In 1963, he joined thousands of individuals in Washington D.C. at the March on Washington for Jobs and Freedom at which Martin Luther King Jr. gave his "I Have a Dream" speech. It was Sands' job to direct people where they needed to go, but when they kept coming in droves, he threw up his hands and joined them, he said.
"[The organizers] had no idea these people wouldn't stop coming. But it was so harmonious that nobody complained, people helped each other, strangers helped each other, people put children on their shoulders, and it just turned into something that took off," Sands said.
Sands described it as the most beautiful day of his life. Beatnik music, spirituals and music of the peace movement played leading up to King's speech, mellowing the people and touching their souls, Sands said.
"In response to [racism], people came together in genuine love. And changed some lives for sure," Sands said.
Sands also worked to open rest stops and restaurants along route 40 for African-Americans in the 1960s.
African diplomats of new, independent countries were trying to travel from New York to Washington D.C. along route 40 but could not stop to eat or rest because of segregated facilities in the south. President John F. Kennedy took an initiative to change this, and Sands became a part of it by talking to restaurant owners to convince them to open their doors to all people.
"Some people wouldn't even gas their cars because [the owners] were black," Sands said.
These kinds of restrictions — not being allowed into a restaurant or not being allowed to try clothes on in the department store — were all symptoms of racism, Sands said.
It was such a different time, Sands said, that it is hard for people of this generation to fathom a world of segregation.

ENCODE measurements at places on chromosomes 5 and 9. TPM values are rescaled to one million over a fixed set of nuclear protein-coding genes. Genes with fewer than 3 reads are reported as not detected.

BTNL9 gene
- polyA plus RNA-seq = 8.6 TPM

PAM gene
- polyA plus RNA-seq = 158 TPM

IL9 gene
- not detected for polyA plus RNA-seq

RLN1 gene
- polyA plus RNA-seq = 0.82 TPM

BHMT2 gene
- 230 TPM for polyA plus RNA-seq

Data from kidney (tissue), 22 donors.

"Even to get black people and white people to sit down and down and talk to each other in 1959 was an accomplishment here in Maryland," Sands said.
From 1971 to 1973, Sands served as the president of the Howard County Chapter of the NAACP.
He was executive secretary of the Maryland Commission of Interracial Problems and Relations from 1959 to 1963 under Maryland Governor J. Millard Tawes. Sands worked to create state laws against discrimination and open public places to everyone. Years later, Sands was on staff of Maryland Governor Harry Hughes from 1979 to 1987 as the director of the Office of Minority Business Enterprise and the director of the Office of Minority Business Enterprise.
Currently, Sands is giving up his position as the president of the Maryland NAACP Religious Affairs Committee at the end of July, so that he can manage the Maryland NAACP State Choir, which sings at different churches open to the public.
People only ever receive a little bit of love, but they deserve a whole lot more, Sands said. Even when he is faced with people who only have hate, he throws them his love.
Hudson described Sands as charismatic and as the kind of man who goes to people who are sick or just need help.
"[He] does everything he can to help anybody," Hudson said.
Sands teaches love to his congregation, too, Costley said. She said that Sands' sermons carry a singular message of acceptance, telling people that "when you say you love, you should love everyone not just one group."